I’m on the fourth and last part of Pisemsky’s Тысяча душ [One Thousand Souls] (see this post), and in chapter 5 I ran across a phrase that baffled me: “затевает с ним шутки вроде жены Пентефрия” [played tricks with him like those of Pentefrii’s wife]. I finally remembered to look it up, and it turns out Пентефрий is an old Russian (or Church Slavic) equivalent of Potiphar; the modern Russian form is Потифар, exactly like the English. I suspected that the older form was from Greek, but it turns out the Greek is Πετεφρής — close, but no cigar. Where did the -n- come from? The Greek gave rise to a Latin form Petefre, of which Jerome says “non Petefre, ut in latino scriptum est, sed Phutiphar eunucho.” According to Wikipedia, “Potiphar (Hebrew: פוטיפר‎‎) is the shortened form of the Egyptian name ‘Potiphera’ meaning ‘he whom Ra gave.’ This is analogous to the name ‘Theodore’=’God’s gift’ in the Western world.” A confusing mess, which I sum up here for the benefit of those who might encounter one of these forms and wonder what’s going on.

Incidentally, as I say on the Talk page for the Wikipedia article:

I tried to add ru:Жена Потифара (“Potiphar’s wife”) and got: “The link ruwiki:Жена Потифара is already used by item Q15732436. You may remove it from Q15732436 if it does not belong there or merge the items if they are about the exact same topic.” I don’t know enough to know what the deal is with Q15732436, but it’s not a Wikipedia article, and it’s ridiculous that there’s a Russian Wikipedia article on this exact topic that cannot be linked to it. I hope someone more knowledgeable than I will fix this.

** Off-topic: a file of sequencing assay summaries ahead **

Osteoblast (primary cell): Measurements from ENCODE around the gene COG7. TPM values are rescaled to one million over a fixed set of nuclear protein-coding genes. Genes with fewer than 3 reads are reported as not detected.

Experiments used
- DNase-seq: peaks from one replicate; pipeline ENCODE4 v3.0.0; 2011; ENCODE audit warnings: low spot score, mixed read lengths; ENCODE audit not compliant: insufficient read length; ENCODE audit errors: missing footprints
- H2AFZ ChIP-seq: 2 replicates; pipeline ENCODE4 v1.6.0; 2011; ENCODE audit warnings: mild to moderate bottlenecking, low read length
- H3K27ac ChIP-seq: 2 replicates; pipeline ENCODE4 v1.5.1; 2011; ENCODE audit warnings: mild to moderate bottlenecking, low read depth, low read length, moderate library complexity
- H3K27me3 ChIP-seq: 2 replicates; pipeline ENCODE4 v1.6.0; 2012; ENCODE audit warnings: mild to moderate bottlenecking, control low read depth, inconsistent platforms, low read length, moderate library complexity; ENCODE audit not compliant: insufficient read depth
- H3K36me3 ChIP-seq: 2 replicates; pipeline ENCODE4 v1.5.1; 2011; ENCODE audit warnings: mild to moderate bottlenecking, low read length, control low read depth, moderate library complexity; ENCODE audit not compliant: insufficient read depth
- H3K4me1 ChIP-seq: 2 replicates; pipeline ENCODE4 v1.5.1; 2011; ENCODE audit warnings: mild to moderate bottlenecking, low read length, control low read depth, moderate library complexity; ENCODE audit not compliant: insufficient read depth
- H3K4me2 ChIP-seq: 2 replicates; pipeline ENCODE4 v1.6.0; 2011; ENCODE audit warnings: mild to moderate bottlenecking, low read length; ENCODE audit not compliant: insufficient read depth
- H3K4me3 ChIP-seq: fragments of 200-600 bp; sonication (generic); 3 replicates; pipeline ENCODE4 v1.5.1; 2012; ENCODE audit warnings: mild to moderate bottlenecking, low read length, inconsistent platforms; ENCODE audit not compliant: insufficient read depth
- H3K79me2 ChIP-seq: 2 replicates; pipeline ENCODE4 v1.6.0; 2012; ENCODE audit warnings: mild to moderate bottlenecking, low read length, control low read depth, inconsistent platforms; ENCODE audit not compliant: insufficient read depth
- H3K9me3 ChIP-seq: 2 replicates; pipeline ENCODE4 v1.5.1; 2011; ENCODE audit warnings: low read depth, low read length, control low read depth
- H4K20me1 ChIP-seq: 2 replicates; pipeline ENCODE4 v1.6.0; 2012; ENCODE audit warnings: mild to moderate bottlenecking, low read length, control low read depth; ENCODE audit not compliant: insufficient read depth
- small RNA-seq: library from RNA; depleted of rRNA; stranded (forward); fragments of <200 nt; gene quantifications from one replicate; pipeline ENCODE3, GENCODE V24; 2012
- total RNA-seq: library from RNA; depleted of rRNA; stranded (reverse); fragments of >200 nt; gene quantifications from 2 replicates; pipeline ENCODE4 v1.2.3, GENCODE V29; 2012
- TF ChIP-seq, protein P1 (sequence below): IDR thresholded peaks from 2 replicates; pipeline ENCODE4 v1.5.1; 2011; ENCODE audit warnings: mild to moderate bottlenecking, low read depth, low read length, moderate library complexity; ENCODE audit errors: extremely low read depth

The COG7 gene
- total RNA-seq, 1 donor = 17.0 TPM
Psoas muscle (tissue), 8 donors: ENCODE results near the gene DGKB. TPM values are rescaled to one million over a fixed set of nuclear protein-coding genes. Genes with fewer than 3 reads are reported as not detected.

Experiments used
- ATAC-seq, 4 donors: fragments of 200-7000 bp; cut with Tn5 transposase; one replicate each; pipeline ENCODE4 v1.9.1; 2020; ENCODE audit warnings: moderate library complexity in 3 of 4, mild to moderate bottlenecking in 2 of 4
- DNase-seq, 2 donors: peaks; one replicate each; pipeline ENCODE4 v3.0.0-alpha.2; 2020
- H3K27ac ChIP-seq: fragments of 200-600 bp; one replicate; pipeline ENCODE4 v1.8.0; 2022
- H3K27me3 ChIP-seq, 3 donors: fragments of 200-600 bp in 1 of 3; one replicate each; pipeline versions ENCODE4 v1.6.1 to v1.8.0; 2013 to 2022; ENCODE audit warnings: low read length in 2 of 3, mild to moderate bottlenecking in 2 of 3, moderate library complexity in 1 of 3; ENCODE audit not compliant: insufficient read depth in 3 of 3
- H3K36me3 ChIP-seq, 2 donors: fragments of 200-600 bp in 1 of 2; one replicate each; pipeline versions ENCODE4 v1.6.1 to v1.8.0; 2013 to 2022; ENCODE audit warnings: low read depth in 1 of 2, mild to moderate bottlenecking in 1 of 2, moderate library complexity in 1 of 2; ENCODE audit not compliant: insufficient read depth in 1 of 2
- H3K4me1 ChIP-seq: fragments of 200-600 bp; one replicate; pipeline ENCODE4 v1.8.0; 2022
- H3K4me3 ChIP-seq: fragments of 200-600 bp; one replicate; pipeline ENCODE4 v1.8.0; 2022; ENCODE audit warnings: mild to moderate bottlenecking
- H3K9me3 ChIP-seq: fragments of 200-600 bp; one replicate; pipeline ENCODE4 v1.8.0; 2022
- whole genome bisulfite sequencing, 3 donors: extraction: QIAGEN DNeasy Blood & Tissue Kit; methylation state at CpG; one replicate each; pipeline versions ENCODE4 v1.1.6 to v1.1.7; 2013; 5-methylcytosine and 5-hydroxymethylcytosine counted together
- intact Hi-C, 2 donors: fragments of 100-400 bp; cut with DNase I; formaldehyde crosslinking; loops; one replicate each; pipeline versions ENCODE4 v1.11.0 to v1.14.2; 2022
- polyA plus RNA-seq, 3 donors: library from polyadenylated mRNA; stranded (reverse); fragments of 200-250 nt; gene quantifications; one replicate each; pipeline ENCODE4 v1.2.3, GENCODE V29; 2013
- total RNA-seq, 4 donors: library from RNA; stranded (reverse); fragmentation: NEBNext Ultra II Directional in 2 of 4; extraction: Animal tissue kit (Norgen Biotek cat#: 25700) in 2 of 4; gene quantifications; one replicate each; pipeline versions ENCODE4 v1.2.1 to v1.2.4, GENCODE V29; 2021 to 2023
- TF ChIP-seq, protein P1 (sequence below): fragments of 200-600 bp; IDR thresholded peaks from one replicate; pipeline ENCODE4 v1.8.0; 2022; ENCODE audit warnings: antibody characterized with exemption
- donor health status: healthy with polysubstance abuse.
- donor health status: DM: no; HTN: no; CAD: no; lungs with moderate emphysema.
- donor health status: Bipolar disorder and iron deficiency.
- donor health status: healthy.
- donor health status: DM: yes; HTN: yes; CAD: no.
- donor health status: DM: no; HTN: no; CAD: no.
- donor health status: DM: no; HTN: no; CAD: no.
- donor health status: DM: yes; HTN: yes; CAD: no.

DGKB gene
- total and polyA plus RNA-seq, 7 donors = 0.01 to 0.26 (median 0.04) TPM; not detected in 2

So if you know what’s going on there and how to remedy the situation, be my guest.

Update. It turns out the Wikipedia system is basically working as designed; see January First-of-May’s comment below. This Wikiworld is too complex for me.

Stephen Owen Translates Du Fu.

Stephen Owen has translated all of Du Fu. Big deal, you say, people are always translating other people? Well, what if I tell you that (to quote Jon, who sent the link to me) “It’s a remarkable piece of work! The translations are beautifully lucid and can be read as poetry, but it’s a critical edition and so has a big, unobstrusive, very satisfying apparatus. Oh, and it’s 3,000 pages long.” Sounds great, you say, I wish I could afford things like that? Well, what if I tell you De Gruyter has put the whole thing online to download for free? Just click the “Table of Contents” link and you’ll get a page from which you can download pdfs of as many sections as you want. Here’s their Aims and Scope statement:

The Complete Poetry of Du Fu presents a complete scholarly translation of Chinese literature alongside the original text in a critical edition. The English translation is more scholarly than vernacular Chinese translations, and it is compelled to address problems that even the best traditional commentaries overlook.